A recursive presentation of a group is a one in which there is a finite number of generators and the set of relations is recursively enumerable. I found the following quote in Lyndon-Schupp, chapter II.1:

"This usage may seem a bit strange, but we shall see that if G has a presentation with the set of relations recursively enumerable, then it has another presentation with the set of relations recursive."

It is not clear to me however how one proves it. Does it go through Higman theorem? I.e. one first proves that group with a recursive presentation embeds in a finitely presented group and then one proves that every subgroup of a finitely presented group has a presentation with a recursive set of relations?

And in any case, can one see it somehow directly that having a presentation with a recursively enumerable set of relations (i.e. being recursive) implies having a presentation with a recursive set of relations?


1 Answer 1


The answer is a simple trick. Essentially no group theory is involved.

Suppose that we are given a group presentation with a set of generators, and relations R_0, R_1, etc. that have been given by a computably enumerable procedure. Let us view each relation as a word in the generators that is to become trivial in the group.

Now, the trick. Introduce a new generator x. Also, add the relation x, which means that x will be the identity. Now, let S_i be the relation (R_i)x^(t_i), where t_i is the time it takes for the word R_i to be enumerated in the enumeration algorithm. That is, we simply pad R_i with an enormous number of x's, depending on how long it takes for R_i to be enumerated into the set of relations. Clearly, S_i and R_i are going to give the same group, once we have said that x is trivial, since the enormous number of copies of x in S_i will all cancel out. But the point is that the presentation of the group with this new presentation becomes computably decidable (rather than merely enumerable), because given a relation, we look at it to see if it has the form Sx^t for some t, then we run the enumeration algorithm for t steps, and see if S has been added. If not, then we reject; if so, then we accept.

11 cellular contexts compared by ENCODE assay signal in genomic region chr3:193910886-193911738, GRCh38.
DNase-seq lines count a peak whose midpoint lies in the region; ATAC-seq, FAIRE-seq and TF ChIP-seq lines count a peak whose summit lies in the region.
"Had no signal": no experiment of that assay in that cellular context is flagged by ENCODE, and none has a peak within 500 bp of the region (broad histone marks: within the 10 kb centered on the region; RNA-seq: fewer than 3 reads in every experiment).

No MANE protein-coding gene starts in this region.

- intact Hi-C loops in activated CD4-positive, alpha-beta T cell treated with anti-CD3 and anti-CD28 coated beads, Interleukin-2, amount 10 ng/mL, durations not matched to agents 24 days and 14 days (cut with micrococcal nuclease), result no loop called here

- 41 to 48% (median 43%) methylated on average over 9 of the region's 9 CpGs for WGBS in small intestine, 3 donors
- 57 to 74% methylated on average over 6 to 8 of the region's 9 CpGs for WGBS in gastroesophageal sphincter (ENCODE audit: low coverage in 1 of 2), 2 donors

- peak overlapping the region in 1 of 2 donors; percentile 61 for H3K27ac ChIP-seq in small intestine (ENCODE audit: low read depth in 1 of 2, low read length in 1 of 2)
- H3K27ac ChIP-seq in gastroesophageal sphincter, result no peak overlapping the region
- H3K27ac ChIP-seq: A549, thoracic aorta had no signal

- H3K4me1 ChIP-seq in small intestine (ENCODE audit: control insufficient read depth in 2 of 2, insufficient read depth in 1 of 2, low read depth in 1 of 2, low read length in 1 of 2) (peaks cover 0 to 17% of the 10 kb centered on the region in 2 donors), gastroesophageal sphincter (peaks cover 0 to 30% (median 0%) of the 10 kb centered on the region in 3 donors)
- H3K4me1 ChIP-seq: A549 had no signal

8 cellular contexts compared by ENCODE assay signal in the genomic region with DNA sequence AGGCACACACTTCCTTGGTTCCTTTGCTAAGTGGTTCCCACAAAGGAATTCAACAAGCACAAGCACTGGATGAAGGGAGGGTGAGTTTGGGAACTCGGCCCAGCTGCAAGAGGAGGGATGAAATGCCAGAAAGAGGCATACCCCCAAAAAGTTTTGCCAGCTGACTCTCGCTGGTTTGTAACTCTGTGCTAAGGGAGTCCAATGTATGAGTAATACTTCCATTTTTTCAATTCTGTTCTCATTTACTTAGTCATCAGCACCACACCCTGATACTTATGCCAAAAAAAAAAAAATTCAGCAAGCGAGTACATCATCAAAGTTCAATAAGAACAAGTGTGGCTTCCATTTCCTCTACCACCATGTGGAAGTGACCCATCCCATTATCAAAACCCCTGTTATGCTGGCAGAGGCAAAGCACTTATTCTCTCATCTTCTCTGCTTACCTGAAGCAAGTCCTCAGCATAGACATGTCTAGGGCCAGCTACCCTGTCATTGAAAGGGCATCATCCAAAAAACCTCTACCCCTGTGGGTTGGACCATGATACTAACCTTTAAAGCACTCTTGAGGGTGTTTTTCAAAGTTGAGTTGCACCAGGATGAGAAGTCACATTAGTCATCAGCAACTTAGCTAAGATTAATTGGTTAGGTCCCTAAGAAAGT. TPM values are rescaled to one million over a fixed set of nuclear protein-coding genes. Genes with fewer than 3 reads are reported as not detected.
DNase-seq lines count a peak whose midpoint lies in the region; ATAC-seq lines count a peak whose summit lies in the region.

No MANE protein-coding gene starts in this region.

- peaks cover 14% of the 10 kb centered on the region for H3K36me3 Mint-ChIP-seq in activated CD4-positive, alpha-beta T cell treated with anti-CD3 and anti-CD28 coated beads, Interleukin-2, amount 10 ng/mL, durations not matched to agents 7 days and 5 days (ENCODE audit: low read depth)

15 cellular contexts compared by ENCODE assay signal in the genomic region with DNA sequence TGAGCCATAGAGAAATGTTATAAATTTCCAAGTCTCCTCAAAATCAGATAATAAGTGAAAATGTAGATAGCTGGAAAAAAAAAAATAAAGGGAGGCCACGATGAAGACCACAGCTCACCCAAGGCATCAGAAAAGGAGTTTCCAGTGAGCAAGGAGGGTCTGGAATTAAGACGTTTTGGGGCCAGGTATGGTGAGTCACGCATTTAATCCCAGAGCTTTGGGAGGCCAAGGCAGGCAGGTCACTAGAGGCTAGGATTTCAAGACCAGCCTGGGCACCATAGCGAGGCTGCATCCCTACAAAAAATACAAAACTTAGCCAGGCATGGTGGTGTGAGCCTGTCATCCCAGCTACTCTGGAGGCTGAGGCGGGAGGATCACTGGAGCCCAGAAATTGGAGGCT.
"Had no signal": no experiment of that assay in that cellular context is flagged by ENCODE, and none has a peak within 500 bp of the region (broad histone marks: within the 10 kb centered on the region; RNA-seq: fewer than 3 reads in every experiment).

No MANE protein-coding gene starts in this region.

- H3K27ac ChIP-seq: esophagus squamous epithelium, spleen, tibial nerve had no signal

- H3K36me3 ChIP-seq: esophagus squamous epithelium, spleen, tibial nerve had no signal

One can get rid of the extra generator x simply by using the relation R_0 from the original presentation. This gives a computable set of relations in the same generating set that generates the same group.

The essence of this trick is that every relation is equivalent to a ridiculously long relation, and you make the length long enough so that one can check that it really should be there.

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    $\begingroup$ This is a variant of "Craig's trick" that shows that a first order theory with a r.e. set of axioms has a recursive set of axioms. $\endgroup$ Dec 16, 2009 at 20:24
  • $\begingroup$ Yes, that's right. It is exactly the same idea. $\endgroup$ Dec 16, 2009 at 20:28

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